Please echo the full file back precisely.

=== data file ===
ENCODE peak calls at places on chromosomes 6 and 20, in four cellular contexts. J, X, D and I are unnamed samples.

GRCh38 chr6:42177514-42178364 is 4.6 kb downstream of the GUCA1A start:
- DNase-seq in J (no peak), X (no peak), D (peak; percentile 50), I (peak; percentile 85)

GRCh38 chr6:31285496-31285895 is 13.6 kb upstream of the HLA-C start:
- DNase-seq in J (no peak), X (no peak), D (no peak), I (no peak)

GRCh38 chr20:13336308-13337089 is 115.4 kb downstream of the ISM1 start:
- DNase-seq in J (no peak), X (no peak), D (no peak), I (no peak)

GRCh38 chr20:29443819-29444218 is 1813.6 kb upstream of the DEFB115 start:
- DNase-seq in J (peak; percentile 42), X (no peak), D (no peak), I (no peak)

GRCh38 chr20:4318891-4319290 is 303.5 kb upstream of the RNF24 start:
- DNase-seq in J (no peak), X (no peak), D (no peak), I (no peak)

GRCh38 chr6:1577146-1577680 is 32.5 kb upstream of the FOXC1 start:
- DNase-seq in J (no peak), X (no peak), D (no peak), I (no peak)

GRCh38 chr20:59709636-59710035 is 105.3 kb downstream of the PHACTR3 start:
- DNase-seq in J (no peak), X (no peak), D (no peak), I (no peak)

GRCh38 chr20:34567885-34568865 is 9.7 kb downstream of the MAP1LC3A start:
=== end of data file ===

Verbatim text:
ENCODE peak calls at places on chromosomes 6 and 20, in four cellular contexts. J, X, D and I are unnamed samples.

GRCh38 chr6:42177514-42178364 is 4.6 kb downstream of the GUCA1A start:
- DNase-seq in J (no peak), X (no peak), D (peak; percentile 50), I (peak; percentile 85)

GRCh38 chr6:31285496-31285895 is 13.6 kb upstream of the HLA-C start:
- DNase-seq in J (no peak), X (no peak), D (no peak), I (no peak)

GRCh38 chr20:13336308-13337089 is 115.4 kb downstream of the ISM1 start:
- DNase-seq in J (no peak), X (no peak), D (no peak), I (no peak)

GRCh38 chr20:29443819-29444218 is 1813.6 kb upstream of the DEFB115 start:
- DNase-seq in J (peak; percentile 42), X (no peak), D (no peak), I (no peak)

GRCh38 chr20:4318891-4319290 is 303.5 kb upstream of the RNF24 start:
- DNase-seq in J (no peak), X (no peak), D (no peak), I (no peak)

GRCh38 chr6:1577146-1577680 is 32.5 kb upstream of the FOXC1 start:
- DNase-seq in J (no peak), X (no peak), D (no peak), I (no peak)

GRCh38 chr20:59709636-59710035 is 105.3 kb downstream of the PHACTR3 start:
- DNase-seq in J (no peak), X (no peak), D (no peak), I (no peak)

GRCh38 chr20:34567885-34568865 is 9.7 kb downstream of the MAP1LC3A start: